Managers Decoded-Part 1
You guys know that for last 2 weeks there were no posts from me and some of you might be wondering why it is so. Well, for me to write about something and bring it to you, the topic should excite me first. If only I’m excited, I can pass the same to you with the same enthusiasm. But then I realized, it is tough to find such topics every time and what is more important is to get the conversations going on. So this week I thought let’s discuss our managers. Now that is going to be very interesting for all of you, right? Who does not love to talk about managers? Is there anyone here who loves his/her manager??Please do raise your hands (in the comments section of course :)).
We all have heard many times that people don’t leave companies, but their managers and this is so true. After our family, our manager and the team mates are the ones with whom we spend the maximum time in our life. Are you telling me that I forgot friends??Come on, after joining for work how often do you meet your friends and spend time with them!!So undoubtedly, the managers do have a very big influence in our lives. So I thought that I should discuss different types of managers I have worked with or have come across in my career and the influence they had on their team. I would cover one manager in each post and want you also to add to this discussion by commenting about at least one manager who was a big influence on you, either in a positive or negative way.
I would start this with my favorite one as I owe my entry to HR to her. When we talked for the first time I did not have any background in HR as I already told you that I was a software developer. We had almost an hour of discussion over the phone and she hired me to her team. That is the first point I want to emphasize that she had the trust in me, which gave me the motivation to perform my best. Working with her was not definitely a cakewalk. On the first day itself responsibilities were handed over to me and it was a little tough to cope up with her speed in the beginning. She was a perfectionist and was very strict with timelines which sometimes we felt unreasonable. She kept us on our toes all the time and all of us in the team had well defined goals to achieve. But let me tell you, each day at work was so satisfying and I had the feeling that I did something of value. The learning & exposure to senior management and business I had in that time was tremendous. She taught us to “connect” with people first and understand their needs. As a HR that is one lesson I carry every day in my life. She was there to back us up whenever someone else pointed fingers at us, though she used to be very straightforward with her feedback to us. Also, she was smart enough to identify our strengths and give us tasks accordingly. The adrenaline rush of working with her is something which I really miss now. True that I left her, not because I was not engaged (Oh..I was a fully engaged employee that time) or satisfied, but to pursue my formal education in HR and she was my source of inspiration. One day I would try to bring her and her valuable insights to my readers.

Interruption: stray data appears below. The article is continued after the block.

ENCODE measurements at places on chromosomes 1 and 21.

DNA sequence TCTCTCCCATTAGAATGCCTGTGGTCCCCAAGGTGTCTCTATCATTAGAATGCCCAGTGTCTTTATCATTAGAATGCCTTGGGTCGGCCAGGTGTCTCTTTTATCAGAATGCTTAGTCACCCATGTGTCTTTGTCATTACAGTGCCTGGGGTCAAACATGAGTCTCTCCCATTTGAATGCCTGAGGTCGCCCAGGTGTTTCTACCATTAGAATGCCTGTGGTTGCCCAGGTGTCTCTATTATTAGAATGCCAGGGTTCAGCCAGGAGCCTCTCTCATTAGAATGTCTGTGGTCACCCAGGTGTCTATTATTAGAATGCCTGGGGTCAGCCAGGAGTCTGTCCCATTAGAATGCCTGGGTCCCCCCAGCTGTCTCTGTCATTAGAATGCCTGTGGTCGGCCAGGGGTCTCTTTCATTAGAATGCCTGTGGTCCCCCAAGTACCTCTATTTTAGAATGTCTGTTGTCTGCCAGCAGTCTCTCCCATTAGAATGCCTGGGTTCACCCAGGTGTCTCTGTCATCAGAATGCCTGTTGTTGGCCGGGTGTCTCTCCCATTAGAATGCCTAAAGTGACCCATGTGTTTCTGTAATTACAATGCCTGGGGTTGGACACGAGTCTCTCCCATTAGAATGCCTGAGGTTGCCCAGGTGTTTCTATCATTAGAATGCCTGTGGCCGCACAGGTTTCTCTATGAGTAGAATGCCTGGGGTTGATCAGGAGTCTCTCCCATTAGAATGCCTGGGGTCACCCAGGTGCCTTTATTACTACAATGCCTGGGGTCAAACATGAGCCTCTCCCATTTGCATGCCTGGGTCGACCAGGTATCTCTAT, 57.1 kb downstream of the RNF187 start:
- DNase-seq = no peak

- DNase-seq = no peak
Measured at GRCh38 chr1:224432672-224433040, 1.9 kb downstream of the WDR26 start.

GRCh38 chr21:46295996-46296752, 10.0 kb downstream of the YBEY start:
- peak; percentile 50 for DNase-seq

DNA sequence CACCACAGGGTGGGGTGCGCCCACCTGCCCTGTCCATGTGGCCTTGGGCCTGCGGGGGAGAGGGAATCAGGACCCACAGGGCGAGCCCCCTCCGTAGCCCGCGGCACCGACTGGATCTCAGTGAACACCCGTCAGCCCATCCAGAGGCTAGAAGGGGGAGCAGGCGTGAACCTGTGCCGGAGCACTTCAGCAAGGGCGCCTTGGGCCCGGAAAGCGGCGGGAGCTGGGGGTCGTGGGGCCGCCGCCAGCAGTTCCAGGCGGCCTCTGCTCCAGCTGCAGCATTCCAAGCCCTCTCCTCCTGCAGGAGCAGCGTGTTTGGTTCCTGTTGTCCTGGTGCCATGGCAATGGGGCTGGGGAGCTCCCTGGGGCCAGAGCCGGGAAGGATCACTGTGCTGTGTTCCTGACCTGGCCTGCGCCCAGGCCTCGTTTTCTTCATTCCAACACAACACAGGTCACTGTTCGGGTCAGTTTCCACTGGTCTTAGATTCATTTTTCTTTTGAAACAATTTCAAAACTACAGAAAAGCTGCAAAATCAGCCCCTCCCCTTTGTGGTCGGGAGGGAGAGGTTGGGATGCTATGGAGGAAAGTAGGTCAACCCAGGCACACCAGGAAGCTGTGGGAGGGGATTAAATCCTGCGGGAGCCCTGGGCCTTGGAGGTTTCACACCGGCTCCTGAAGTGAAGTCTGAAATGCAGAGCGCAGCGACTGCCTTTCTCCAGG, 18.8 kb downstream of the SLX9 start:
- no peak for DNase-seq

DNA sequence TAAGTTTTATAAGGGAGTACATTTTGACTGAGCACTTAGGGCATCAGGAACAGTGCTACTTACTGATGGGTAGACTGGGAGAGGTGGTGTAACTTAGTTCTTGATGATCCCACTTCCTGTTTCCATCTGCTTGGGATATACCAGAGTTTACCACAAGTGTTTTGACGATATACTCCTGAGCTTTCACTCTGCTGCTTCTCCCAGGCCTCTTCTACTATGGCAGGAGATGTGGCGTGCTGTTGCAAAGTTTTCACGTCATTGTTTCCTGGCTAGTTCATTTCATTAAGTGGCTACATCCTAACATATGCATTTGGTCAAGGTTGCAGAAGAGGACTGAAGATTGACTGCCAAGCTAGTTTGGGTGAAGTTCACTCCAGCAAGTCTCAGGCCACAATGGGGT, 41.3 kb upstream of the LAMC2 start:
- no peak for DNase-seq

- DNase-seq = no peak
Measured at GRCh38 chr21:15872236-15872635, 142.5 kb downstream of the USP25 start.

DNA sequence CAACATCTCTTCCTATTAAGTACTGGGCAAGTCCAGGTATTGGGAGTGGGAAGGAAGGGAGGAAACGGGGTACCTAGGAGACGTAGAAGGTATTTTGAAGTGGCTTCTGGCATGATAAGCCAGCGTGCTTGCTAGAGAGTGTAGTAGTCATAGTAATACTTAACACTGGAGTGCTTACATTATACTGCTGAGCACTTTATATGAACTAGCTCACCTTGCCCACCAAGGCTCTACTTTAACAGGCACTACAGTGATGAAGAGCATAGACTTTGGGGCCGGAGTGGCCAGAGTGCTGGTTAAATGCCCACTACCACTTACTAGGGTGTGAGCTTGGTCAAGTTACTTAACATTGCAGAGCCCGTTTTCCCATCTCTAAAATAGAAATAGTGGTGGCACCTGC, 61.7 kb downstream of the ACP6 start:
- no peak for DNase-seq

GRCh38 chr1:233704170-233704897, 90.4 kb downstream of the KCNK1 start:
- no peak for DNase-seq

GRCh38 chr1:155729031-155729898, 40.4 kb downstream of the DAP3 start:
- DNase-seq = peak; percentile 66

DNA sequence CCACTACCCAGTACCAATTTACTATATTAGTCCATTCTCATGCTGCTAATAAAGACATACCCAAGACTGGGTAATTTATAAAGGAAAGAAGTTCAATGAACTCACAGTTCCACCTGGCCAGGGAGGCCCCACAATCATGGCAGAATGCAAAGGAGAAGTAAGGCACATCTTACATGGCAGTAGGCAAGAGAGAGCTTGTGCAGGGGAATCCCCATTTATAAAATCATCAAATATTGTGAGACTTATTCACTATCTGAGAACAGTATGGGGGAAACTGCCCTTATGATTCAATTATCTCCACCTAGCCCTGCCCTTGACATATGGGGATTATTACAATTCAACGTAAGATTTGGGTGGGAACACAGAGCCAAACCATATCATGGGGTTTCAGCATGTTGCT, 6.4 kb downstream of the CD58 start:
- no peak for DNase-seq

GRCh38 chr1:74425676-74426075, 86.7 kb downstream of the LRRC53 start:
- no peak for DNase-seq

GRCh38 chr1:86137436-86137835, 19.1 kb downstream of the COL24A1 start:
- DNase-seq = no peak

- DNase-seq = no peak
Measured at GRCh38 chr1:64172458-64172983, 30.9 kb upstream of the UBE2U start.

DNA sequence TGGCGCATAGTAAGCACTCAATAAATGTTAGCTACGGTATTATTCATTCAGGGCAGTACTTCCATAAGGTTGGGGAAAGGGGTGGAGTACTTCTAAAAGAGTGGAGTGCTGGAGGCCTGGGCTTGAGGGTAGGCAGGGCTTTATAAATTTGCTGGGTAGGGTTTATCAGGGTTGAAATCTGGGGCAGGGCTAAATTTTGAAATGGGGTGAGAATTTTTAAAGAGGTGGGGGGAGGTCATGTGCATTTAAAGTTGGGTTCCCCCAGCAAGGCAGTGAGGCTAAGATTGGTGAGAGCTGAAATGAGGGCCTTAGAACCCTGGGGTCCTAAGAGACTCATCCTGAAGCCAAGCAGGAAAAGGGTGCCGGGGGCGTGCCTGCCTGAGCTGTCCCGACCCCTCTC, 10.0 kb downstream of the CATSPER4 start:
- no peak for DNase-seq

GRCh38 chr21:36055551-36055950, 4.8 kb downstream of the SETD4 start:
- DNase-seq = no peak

Now from an employee engagement perspective, let’s analyze what she did right.
- Trust: She showed confidence in her team and entrusted them with big responsibilities without hesitating and never micromanaged. This led to employee empowerment. I already mentioned about giving me responsibilities on the very first day. As per a study conducted by Gilad Chen at Texas A&M University on Newcomer Adaptation in Teams, new comers in a team performed the best when they felt empowered and their team expected them to perform well.
- Intrinsic Motivation: It was not money or rewards that motivated us. The satisfaction derived from work and the opportunities for self-development were enough to stimulate us constantly.
- Employee Development: With our hands full everyday with multiple tasks, she not only pushed the team beyond their limits, but also to harness new skills on the go.
- Recognition: She never shied away from acknowledging our good work and proudly introduced us to senior management.
- Strength-Based approach: She identified the competencies of everyone in the team and assigned them to roles that matched their abilities.
- Collective Identity: Everybody in the team had a sense of belongingness to a highly performing and result oriented team and hence could work with a shared vision. In their book ,’Organizational Psychology: A Scientist-Practitioner Approach’ by Steve Jex and Thomas Britt, they talk about an approach where managers should promote collective identities, yet at the same time support unique identities. It means that while highlighting the shared mission of the team, managers should recognize the unique contributions of diverse group members. And that is what exactly happened in my team, our individual contributions were acknowledged while we strived to achieve the team goals.
So I would consider this as a very good approach towards managing a team, especially one that of high performing and goal oriented individuals. The key is to let the kite go and fly as much as it wants while ensuring that you don’t lose the thread altogether.
See you soon with another story. Don’t forget to share your experience with your managers at the comments section.
The Ardent HR
Pic Credit :http://dedylondong.blogspot.com/